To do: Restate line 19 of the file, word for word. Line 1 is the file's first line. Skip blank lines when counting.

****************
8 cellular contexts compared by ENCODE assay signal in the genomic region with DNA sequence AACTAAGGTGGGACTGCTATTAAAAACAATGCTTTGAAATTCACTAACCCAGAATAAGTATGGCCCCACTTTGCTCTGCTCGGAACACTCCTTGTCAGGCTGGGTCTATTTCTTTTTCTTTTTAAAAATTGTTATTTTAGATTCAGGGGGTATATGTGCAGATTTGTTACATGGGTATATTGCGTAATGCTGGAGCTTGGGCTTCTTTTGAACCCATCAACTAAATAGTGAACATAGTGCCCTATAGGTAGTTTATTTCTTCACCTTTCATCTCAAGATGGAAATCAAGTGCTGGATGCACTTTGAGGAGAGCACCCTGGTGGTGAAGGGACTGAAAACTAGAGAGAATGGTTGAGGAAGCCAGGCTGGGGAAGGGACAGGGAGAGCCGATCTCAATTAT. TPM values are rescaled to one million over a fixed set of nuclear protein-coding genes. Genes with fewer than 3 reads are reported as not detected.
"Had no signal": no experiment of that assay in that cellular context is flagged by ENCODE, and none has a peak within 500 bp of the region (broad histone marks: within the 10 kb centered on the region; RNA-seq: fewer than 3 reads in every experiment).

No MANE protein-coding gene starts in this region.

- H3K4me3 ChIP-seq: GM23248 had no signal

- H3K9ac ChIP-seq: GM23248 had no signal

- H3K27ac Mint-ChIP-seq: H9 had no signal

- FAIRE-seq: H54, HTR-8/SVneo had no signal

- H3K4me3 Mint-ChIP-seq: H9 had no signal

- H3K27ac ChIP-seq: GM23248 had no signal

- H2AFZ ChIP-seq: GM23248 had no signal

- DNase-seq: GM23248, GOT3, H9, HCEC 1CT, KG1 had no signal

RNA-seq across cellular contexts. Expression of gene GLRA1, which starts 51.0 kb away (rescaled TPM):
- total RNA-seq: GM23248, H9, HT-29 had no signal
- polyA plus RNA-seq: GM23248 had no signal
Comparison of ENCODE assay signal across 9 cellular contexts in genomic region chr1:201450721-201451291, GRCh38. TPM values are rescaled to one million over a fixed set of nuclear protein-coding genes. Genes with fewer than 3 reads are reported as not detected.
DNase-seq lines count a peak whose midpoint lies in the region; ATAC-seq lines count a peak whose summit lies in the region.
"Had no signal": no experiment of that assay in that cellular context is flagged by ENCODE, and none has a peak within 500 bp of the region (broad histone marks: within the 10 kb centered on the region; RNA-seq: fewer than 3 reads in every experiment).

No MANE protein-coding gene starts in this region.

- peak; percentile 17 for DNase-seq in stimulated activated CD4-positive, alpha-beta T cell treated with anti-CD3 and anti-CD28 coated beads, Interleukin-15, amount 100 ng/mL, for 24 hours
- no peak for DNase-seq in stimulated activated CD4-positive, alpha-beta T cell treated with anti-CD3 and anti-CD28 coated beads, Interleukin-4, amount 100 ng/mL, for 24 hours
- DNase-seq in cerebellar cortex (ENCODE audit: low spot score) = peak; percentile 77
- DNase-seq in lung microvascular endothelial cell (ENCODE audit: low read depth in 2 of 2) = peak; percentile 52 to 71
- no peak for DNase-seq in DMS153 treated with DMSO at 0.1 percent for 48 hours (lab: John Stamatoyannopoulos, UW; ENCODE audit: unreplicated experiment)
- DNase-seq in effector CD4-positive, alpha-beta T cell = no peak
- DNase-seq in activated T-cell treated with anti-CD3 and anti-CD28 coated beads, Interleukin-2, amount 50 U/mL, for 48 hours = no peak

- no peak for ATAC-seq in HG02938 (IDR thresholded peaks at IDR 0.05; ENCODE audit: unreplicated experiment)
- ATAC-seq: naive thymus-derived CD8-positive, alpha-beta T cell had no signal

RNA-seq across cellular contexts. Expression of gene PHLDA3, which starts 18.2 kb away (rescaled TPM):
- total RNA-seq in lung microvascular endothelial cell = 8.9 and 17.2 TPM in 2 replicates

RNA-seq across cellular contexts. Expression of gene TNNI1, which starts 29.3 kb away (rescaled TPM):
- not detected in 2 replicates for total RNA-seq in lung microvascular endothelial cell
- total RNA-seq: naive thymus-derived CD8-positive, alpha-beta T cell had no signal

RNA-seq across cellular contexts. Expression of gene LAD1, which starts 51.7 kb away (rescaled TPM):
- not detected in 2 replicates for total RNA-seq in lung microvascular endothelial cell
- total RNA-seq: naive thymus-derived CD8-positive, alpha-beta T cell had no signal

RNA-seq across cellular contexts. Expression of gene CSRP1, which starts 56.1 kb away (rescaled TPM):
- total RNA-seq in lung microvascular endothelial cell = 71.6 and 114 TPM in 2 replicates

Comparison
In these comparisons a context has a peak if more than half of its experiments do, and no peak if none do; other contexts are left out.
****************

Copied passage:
- peak; percentile 17 for DNase-seq in stimulated activated CD4-positive, alpha-beta T cell treated with anti-CD3 and anti-CD28 coated beads, Interleukin-15, amount 100 ng/mL, for 24 hours